*first difference*the quantity…$\displaystyle \Delta_{n}=a_{n+1}-a_{n}$ (3.1)

… and

*second difference*the quantity…$\displaystyle \Delta_{n}^{2}= \Delta_{n+1}-\Delta_{n}=a_{n+2}-2\ a_{n+1}+a_{n}$ (3.2)

In general the

*difference of order k*of a sequence is the quantity…$\displaystyle \Delta_{n}^{k}=\Delta_{n+1}^{k-1}-\Delta_{n}^{k-1}$ (3.3)

An useful property of the recursive relation written in the form (1.2) is the fact that it can be rewritten in term of differences as…

$\displaystyle f(n,a_{n},\Delta_{n},\Delta_{n}^{2},…,\Delta_{n}^{k})=0$ (3.4)

This possibility, as we will see in a successive section, may be very useful and an illustrative example is appropriate. The following second order recursive relation…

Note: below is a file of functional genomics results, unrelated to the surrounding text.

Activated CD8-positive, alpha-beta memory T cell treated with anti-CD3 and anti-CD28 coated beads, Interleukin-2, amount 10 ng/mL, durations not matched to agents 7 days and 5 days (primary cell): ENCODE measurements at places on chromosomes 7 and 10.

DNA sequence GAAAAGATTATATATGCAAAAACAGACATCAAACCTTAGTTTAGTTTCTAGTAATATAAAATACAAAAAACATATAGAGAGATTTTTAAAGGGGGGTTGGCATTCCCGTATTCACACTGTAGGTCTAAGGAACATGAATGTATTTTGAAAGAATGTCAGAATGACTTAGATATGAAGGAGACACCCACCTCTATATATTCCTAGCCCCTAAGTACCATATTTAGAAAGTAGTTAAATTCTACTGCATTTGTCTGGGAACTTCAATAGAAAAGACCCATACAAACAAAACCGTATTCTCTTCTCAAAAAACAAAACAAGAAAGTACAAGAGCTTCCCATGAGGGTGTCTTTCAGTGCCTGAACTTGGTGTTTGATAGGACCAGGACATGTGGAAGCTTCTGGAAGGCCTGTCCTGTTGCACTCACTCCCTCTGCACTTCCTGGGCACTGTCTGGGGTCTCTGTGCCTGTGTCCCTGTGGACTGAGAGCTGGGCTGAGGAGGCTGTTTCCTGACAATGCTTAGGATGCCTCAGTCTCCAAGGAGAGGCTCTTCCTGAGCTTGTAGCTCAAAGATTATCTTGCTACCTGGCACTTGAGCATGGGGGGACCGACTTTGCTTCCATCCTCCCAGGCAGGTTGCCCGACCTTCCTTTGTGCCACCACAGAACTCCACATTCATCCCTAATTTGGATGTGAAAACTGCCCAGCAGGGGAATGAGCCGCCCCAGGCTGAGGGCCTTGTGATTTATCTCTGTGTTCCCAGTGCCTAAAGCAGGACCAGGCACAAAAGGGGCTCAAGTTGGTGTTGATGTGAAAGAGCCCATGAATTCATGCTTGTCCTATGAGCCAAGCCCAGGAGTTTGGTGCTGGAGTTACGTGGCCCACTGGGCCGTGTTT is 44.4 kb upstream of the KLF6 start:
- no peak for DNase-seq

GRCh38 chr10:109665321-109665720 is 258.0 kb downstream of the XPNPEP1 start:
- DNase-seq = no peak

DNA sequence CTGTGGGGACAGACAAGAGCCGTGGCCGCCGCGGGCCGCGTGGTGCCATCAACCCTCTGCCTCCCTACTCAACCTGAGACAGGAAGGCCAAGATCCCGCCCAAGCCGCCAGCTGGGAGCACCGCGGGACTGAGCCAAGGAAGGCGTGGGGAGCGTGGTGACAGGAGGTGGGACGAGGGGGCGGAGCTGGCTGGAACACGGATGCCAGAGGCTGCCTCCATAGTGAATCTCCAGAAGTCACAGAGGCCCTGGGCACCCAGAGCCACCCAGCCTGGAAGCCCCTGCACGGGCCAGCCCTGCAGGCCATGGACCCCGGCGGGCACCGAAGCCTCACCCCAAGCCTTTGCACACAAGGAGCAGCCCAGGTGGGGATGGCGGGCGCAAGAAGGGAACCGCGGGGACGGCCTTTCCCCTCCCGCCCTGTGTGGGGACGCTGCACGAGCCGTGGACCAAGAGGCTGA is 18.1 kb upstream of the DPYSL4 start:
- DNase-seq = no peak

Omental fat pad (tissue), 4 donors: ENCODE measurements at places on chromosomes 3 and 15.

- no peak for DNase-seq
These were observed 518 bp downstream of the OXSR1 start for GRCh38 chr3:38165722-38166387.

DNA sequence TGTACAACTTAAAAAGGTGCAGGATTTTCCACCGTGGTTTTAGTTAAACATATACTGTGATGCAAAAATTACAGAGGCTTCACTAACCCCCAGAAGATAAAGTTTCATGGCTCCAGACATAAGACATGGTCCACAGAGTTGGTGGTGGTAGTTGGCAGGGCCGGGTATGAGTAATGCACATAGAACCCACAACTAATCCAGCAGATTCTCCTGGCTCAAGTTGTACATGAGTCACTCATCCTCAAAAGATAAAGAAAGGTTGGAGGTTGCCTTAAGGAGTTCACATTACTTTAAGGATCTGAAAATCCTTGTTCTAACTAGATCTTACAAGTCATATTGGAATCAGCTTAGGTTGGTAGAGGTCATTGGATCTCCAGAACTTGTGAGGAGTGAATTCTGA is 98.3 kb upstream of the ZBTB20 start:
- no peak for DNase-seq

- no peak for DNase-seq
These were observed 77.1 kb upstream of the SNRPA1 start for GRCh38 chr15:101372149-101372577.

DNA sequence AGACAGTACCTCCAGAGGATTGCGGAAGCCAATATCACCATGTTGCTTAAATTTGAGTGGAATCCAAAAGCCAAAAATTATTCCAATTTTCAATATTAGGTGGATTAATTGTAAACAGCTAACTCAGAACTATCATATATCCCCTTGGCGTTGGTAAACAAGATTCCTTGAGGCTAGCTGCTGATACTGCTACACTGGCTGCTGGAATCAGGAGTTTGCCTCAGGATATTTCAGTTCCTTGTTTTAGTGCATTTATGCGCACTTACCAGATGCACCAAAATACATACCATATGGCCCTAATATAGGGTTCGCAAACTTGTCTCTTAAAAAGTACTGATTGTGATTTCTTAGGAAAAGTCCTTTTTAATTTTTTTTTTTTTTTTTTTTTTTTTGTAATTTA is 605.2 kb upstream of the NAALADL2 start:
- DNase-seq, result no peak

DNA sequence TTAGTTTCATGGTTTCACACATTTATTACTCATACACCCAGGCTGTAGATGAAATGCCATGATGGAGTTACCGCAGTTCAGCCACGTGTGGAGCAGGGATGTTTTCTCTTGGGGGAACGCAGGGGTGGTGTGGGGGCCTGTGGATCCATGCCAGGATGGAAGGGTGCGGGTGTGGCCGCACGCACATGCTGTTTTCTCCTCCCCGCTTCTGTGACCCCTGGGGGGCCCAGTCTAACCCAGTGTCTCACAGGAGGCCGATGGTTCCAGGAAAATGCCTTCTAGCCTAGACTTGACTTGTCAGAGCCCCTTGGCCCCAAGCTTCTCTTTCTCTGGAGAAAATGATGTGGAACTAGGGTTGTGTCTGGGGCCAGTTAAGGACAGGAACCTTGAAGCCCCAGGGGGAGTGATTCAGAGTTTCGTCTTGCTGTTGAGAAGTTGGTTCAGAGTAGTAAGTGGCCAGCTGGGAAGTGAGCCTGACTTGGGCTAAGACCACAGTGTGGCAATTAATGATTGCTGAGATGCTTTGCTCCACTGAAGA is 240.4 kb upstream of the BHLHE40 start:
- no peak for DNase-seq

$\displaystyle a_{n+2}=a_{n+1}+a_{n}$ (3.5)

… is well known and, with the initial conditions $\displaystyle a_{0}=0$ and $\displaystyle a_{1}=1$, it generates the ‘Fibonacci’s sequence’. Now with simple steps the (3.5) is transformed in the form (3.4) as…

$\displaystyle \Delta_{n}^{2}-\Delta_{n}-a_{n}=0$ (3.6)

In the successive sections we will use both the expression (1.2) and (3.4), simply taking into account which is more ‘comfortable’ and in both cases will use the term ‘difference equation’…

Comments and questions should be posted here:

http://mathhelpboards.com/commentar...ence-equation-tutorial-draft-part-i-4231.html